You and your son stay in the processing centre for 4 years. You don’t see each other until the day you are told that you are being settled in Australia on ‘Temporary Protection Visas’, which will be in force for an initially undefined time, after which you will be flown back to your own country, unless you can prove that your lives will still be in danger there.

You meet your son and he doesn’t remember you. He has lost all sense of worth and self, he can’t remember his name, only his number and the nickname the guard and the guard’s mates, who he was forced to share a bed with for 4 years, have for him. He has had no schooling. 

You settle in a strange town in a new country where you speak very little of the language. You are dumped in a small unkempt rental apartment with no furniture and not enough money to eat properly each week, or stay warm. Your neighbours are hostile.

You are not allowed to work, though you have valuable skills. You feel your skills disappearing from your grasp and you sink into a deeper depression than any you have yet experienced.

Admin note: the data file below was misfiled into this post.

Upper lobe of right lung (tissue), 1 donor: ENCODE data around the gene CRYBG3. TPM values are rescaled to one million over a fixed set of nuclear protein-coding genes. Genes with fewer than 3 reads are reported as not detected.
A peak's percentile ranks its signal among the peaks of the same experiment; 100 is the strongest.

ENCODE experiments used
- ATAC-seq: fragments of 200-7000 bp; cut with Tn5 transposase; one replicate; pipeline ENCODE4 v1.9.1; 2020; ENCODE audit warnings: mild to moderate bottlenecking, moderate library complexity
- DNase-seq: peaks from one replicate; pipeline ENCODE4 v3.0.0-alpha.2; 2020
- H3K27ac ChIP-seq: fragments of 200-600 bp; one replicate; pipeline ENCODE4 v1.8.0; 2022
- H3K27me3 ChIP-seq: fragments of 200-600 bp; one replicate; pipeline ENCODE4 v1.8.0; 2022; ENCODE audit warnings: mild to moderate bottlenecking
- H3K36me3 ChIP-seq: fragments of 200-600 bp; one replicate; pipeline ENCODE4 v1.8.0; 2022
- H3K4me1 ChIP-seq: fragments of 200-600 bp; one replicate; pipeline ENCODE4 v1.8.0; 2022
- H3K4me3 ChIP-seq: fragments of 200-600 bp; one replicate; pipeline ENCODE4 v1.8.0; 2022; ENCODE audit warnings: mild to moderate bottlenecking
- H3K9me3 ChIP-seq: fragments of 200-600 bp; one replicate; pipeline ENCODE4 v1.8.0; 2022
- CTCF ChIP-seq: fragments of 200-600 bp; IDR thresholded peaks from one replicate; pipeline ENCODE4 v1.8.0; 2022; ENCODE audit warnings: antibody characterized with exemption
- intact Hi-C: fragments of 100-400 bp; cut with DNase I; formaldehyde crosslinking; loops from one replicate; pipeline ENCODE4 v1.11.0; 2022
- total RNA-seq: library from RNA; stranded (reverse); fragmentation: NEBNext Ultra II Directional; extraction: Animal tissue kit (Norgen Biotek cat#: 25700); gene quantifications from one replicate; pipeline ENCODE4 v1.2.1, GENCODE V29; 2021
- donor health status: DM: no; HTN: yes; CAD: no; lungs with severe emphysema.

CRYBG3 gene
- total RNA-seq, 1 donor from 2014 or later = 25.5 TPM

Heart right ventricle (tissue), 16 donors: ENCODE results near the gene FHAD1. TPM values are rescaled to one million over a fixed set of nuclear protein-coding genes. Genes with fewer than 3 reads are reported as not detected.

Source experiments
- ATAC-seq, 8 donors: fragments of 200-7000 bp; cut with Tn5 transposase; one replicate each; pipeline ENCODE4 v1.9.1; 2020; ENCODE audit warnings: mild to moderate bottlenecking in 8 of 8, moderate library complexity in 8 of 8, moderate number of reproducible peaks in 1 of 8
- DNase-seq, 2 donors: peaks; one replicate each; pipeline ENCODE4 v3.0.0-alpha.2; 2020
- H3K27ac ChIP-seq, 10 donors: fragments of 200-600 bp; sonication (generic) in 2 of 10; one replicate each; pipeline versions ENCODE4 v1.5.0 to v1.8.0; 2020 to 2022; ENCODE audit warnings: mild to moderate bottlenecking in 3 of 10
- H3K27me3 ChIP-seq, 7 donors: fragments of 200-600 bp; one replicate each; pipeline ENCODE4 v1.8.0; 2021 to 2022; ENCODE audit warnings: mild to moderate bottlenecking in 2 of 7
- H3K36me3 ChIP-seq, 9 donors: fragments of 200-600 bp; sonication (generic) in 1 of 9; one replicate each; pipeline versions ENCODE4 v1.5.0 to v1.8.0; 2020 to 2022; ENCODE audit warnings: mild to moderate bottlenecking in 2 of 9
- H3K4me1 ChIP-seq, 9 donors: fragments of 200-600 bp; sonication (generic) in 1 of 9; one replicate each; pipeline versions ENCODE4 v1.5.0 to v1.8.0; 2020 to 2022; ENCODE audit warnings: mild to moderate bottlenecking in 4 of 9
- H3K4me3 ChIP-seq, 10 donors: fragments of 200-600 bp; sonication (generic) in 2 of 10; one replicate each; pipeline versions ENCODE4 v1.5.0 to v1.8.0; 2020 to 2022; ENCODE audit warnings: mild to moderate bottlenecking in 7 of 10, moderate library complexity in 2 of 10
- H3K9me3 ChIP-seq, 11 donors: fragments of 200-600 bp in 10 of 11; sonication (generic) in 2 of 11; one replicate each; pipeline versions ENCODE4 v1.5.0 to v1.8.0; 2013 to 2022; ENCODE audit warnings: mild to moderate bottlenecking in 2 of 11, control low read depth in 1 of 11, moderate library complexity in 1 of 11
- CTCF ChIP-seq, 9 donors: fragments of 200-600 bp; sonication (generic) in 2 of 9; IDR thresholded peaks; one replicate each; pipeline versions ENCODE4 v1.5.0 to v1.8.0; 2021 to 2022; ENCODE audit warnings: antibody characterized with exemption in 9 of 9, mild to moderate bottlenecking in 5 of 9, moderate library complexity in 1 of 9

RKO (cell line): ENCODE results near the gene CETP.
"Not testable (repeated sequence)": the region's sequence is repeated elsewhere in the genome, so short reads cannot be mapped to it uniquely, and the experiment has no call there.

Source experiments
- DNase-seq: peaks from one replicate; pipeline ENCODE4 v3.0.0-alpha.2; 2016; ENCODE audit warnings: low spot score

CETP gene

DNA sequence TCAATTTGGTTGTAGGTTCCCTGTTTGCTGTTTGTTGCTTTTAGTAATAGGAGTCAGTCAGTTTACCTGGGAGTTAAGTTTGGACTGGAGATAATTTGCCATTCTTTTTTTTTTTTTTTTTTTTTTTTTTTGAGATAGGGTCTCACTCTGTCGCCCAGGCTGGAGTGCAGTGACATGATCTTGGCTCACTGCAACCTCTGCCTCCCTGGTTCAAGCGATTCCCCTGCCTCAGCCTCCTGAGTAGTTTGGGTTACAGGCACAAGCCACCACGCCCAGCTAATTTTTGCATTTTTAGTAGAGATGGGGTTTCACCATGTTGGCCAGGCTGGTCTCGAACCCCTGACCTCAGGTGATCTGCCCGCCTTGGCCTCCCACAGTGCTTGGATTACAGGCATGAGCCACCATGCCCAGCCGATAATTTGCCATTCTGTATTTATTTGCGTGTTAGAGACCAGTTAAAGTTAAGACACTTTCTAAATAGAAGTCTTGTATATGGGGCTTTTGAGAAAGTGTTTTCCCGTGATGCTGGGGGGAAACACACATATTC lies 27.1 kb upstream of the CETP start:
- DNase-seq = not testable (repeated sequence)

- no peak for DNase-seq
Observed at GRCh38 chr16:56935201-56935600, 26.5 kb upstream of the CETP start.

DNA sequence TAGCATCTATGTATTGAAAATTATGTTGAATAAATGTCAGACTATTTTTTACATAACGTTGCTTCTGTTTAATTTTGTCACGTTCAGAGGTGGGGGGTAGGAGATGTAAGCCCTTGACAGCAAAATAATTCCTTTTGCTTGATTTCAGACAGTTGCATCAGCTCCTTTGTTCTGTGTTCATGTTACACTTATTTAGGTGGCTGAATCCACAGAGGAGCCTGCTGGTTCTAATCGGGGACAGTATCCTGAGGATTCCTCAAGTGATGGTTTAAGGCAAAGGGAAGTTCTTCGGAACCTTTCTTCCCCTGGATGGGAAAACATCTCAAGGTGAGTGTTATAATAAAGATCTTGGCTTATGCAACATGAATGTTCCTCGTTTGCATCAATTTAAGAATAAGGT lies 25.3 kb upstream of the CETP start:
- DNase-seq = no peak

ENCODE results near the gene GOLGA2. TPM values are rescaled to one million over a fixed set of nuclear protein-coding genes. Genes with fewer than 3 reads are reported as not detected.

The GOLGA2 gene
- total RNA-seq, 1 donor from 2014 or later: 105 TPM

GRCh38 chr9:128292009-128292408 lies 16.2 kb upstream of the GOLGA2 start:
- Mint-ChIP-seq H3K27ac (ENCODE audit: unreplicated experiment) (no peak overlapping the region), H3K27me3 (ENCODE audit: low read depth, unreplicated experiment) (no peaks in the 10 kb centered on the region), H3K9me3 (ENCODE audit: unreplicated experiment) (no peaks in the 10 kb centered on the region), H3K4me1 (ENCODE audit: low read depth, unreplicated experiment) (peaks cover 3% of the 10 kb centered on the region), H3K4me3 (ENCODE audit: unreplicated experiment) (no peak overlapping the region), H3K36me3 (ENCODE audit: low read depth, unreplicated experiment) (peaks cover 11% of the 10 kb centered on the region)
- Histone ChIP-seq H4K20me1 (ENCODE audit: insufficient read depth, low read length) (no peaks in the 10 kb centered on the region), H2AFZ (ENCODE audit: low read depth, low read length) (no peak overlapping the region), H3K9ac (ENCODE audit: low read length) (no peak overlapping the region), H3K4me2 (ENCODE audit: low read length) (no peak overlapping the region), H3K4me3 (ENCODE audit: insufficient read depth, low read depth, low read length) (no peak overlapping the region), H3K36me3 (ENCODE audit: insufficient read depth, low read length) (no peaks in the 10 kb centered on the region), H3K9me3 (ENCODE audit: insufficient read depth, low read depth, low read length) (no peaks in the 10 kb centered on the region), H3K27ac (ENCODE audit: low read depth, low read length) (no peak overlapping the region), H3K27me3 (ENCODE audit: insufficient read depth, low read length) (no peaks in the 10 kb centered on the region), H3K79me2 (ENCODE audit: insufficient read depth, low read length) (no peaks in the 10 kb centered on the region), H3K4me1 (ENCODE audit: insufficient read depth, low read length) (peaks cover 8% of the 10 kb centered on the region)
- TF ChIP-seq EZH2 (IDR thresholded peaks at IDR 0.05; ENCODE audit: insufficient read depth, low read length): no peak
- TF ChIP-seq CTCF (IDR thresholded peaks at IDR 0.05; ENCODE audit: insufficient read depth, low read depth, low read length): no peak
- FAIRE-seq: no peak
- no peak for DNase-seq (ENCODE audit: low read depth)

You start sending your son to school and you visit the Asylum Seeker Resource Centre for help with English, for food and for companionship. Each time you make your way to the centre you are abused en-route by an Australian citizen or by an UK citizen who has been trying for Australian citizenship for some time.

You are bored without anything productive you can do with your time, and always the fear is weighing on you that any day you could receive a letter from the government telling you that you are being deported back to your own country, which you understand full-well is still under zombie control. (Go to 13)

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